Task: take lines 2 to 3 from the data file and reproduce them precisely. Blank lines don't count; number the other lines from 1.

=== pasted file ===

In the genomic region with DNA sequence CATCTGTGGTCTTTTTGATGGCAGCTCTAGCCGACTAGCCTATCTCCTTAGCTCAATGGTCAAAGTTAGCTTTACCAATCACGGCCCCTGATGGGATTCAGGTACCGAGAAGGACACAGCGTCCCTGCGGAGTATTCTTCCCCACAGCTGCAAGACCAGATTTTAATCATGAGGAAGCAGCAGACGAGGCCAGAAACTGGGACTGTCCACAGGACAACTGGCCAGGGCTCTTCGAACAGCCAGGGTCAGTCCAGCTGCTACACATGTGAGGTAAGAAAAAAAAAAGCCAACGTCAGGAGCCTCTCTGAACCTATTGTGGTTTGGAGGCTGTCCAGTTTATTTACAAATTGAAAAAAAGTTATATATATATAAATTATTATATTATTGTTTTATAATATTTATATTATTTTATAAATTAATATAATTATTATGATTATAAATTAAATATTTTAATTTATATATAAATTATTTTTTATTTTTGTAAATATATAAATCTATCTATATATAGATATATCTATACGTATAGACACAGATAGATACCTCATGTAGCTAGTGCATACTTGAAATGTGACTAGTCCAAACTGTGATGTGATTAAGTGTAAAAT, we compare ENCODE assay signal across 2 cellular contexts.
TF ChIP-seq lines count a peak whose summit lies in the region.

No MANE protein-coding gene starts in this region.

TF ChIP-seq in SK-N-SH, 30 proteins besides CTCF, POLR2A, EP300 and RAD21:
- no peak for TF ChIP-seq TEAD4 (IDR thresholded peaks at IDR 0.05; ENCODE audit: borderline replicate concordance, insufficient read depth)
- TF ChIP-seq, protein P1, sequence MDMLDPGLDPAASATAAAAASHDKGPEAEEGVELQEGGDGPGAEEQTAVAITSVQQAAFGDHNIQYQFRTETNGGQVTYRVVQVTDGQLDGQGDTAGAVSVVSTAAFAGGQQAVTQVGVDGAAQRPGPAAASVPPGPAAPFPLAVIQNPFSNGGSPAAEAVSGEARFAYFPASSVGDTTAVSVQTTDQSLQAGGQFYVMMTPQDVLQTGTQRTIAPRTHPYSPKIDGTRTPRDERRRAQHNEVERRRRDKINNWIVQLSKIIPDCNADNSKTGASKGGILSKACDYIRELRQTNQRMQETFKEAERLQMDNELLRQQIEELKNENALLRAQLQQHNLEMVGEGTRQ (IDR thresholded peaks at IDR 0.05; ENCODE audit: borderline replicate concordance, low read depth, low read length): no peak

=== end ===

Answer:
TF ChIP-seq lines count a peak whose summit lies in the region.

No MANE protein-coding gene starts in this region.